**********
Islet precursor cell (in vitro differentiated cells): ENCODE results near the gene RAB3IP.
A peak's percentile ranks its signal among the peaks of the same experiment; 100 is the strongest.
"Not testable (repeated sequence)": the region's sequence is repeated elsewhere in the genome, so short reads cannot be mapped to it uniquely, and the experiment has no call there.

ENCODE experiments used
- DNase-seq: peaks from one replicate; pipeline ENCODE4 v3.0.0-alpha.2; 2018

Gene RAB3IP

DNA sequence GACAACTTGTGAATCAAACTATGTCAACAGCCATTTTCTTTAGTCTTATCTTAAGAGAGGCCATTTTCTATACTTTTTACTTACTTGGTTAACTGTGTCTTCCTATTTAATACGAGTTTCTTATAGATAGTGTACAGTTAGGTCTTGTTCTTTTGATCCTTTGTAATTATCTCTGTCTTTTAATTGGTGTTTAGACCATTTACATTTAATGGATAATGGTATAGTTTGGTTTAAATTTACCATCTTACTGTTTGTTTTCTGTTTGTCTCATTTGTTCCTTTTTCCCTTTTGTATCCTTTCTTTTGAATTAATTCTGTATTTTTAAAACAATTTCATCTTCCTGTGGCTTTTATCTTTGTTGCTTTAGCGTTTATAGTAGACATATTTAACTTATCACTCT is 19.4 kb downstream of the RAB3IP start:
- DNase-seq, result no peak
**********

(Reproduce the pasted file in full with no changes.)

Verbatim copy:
Islet precursor cell (in vitro differentiated cells): ENCODE results near the gene RAB3IP.
A peak's percentile ranks its signal among the peaks of the same experiment; 100 is the strongest.
"Not testable (repeated sequence)": the region's sequence is repeated elsewhere in the genome, so short reads cannot be mapped to it uniquely, and the experiment has no call there.

ENCODE experiments used
- DNase-seq: peaks from one replicate; pipeline ENCODE4 v3.0.0-alpha.2; 2018

Gene RAB3IP

DNA sequence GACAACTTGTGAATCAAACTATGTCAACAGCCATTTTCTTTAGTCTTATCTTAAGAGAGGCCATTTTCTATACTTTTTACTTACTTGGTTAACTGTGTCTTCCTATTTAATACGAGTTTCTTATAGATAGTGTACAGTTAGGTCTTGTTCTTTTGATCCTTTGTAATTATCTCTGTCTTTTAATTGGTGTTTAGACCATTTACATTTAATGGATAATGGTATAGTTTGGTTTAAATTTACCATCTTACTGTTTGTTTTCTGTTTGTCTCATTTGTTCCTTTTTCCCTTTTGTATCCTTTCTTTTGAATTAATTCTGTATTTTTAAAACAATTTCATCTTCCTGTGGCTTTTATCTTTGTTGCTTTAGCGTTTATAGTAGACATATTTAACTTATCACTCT is 19.4 kb downstream of the RAB3IP start:
- DNase-seq, result no peak